|Table 2: Substandard Health, Safety, and Security Conditions
in the USMS Administrative Area
|Substandard Condition/ Governing Standard*||Agency Identifying the Substandard Condition||Corrective Action Required|
| Administrative area floods, resulting in mold and mildew.
Standard: Occupational Safety and Health Administration
|X||X||Conduct water infiltration study and industrial hygiene study.** The study is not funded.|
| Ceiling tiles contaminated with plumbing waste left inside suspended ceiling.
Standard: American Industrial Hygiene Association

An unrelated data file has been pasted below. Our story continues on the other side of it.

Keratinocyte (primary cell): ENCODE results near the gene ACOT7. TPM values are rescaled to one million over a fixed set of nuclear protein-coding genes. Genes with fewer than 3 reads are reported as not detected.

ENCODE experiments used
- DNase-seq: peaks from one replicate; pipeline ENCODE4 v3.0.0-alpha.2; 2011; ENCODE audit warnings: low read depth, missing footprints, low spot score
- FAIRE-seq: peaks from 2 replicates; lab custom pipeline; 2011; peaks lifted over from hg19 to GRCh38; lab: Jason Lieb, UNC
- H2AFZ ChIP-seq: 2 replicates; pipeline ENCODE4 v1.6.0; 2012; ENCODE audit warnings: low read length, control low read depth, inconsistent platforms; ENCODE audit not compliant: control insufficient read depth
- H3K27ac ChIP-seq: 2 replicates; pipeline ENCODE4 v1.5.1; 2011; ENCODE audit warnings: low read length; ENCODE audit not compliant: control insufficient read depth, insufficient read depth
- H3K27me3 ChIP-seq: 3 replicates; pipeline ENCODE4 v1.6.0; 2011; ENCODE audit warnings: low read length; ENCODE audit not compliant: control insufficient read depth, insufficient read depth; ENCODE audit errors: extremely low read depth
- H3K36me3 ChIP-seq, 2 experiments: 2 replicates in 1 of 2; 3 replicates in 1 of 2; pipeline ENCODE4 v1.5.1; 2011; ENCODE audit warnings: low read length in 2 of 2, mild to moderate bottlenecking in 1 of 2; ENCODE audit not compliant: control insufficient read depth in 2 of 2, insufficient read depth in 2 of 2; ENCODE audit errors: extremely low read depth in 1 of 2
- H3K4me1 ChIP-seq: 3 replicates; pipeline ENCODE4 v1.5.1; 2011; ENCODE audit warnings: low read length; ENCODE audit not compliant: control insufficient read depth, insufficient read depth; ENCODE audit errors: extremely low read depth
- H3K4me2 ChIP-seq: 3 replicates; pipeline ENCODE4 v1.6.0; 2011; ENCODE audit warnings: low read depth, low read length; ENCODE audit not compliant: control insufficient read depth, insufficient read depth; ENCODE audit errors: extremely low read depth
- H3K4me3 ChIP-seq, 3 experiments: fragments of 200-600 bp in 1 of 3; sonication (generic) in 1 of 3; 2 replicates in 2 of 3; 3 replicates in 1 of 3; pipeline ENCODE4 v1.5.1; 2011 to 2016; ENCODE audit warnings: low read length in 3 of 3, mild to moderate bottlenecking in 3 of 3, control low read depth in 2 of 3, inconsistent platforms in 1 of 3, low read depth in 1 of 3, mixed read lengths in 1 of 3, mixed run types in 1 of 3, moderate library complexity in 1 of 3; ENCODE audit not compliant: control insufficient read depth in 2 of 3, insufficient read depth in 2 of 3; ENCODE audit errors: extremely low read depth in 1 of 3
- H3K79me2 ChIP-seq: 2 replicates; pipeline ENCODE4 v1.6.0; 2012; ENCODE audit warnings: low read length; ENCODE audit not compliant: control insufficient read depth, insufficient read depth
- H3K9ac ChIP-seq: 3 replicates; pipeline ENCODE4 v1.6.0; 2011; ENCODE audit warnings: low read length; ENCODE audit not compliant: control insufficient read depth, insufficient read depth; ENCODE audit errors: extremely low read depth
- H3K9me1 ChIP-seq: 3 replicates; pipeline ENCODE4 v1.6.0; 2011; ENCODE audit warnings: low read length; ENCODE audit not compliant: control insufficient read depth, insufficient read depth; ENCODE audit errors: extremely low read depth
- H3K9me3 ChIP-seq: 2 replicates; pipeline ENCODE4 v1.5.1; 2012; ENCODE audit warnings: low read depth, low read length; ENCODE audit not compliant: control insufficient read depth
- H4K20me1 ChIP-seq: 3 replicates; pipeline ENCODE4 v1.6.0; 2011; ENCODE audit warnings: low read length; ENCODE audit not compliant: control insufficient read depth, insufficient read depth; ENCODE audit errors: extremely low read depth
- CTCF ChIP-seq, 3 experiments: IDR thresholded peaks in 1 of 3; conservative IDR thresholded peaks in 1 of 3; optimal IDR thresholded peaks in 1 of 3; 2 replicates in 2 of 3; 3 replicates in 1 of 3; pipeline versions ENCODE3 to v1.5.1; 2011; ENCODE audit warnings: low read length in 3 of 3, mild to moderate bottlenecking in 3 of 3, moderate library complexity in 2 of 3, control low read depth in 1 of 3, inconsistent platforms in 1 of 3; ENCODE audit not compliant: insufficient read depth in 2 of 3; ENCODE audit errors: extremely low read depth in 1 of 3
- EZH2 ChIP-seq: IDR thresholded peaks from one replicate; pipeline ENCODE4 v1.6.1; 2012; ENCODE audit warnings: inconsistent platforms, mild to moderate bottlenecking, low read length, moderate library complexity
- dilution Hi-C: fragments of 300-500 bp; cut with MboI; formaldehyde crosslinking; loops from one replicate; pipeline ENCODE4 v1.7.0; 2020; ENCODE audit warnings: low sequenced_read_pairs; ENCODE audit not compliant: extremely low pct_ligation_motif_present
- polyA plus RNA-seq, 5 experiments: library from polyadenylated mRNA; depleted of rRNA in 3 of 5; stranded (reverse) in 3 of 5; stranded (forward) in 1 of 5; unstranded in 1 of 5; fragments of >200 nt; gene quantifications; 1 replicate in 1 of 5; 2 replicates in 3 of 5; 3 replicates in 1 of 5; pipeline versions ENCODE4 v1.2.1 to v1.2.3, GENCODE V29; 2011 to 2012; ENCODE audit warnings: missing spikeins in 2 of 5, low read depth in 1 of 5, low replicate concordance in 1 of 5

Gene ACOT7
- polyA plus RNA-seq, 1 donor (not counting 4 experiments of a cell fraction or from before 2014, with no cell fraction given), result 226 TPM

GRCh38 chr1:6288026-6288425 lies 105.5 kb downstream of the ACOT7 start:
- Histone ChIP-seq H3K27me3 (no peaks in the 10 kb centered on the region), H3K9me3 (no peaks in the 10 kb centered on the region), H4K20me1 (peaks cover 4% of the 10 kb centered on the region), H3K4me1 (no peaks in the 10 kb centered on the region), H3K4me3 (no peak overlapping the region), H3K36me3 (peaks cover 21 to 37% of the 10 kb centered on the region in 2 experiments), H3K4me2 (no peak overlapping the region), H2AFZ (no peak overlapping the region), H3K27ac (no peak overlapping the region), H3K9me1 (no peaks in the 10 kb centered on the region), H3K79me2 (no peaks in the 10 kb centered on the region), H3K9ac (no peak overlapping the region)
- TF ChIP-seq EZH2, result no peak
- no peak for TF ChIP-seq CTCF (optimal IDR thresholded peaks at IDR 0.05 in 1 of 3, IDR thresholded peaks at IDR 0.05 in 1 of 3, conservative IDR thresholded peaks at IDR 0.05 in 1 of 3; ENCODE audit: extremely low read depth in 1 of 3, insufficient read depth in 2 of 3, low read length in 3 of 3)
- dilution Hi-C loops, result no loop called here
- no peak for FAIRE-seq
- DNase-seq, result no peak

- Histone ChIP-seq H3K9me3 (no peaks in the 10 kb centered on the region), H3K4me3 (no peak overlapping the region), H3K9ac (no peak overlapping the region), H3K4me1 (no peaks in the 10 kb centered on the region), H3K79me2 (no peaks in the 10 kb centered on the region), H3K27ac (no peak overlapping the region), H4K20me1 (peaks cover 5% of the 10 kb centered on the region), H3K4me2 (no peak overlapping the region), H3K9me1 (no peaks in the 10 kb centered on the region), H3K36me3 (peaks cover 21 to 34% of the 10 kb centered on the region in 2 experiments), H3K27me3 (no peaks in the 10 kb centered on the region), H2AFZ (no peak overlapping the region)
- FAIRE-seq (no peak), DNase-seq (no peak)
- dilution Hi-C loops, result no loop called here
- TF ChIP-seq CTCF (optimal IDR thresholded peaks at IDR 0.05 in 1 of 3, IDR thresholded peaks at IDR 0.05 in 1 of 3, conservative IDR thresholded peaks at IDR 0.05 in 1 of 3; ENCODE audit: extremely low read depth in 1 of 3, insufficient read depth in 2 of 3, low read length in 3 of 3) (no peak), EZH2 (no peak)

|X||Find and correct plumbing leak, and remove contaminated tiles. The corrective action is not funded.|
|* We found that more than one standard applied to most of the conditions we identified. |
** The FOH inspectors recommended an industrial hygiene study to determine the causes of water infiltration and to determine the renovation scope of work needed to address deficient electrical; plumbing; heating, ventilation, and air conditioning; and emergency egress systems.
In November 2006, the Marshal temporarily relocated his administrative staff and the Deputy Marshals on the warrant squad to rental space 2 blocks from the Moultrie Courthouse to reduce the USMS staff’s exposure to the substandard health and safety conditions. This temporary measure costs the USMS $500,000 a year.